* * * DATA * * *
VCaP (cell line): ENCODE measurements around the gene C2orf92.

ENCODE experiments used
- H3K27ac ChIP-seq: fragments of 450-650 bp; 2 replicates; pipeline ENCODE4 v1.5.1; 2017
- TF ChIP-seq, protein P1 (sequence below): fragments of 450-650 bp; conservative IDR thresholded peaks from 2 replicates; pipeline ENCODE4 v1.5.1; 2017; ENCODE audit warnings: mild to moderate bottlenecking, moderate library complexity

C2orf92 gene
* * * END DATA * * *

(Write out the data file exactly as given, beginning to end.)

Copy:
VCaP (cell line): ENCODE measurements around the gene C2orf92.

ENCODE experiments used
- H3K27ac ChIP-seq: fragments of 450-650 bp; 2 replicates; pipeline ENCODE4 v1.5.1; 2017
- TF ChIP-seq, protein P1 (sequence below): fragments of 450-650 bp; conservative IDR thresholded peaks from 2 replicates; pipeline ENCODE4 v1.5.1; 2017; ENCODE audit warnings: mild to moderate bottlenecking, moderate library complexity

C2orf92 gene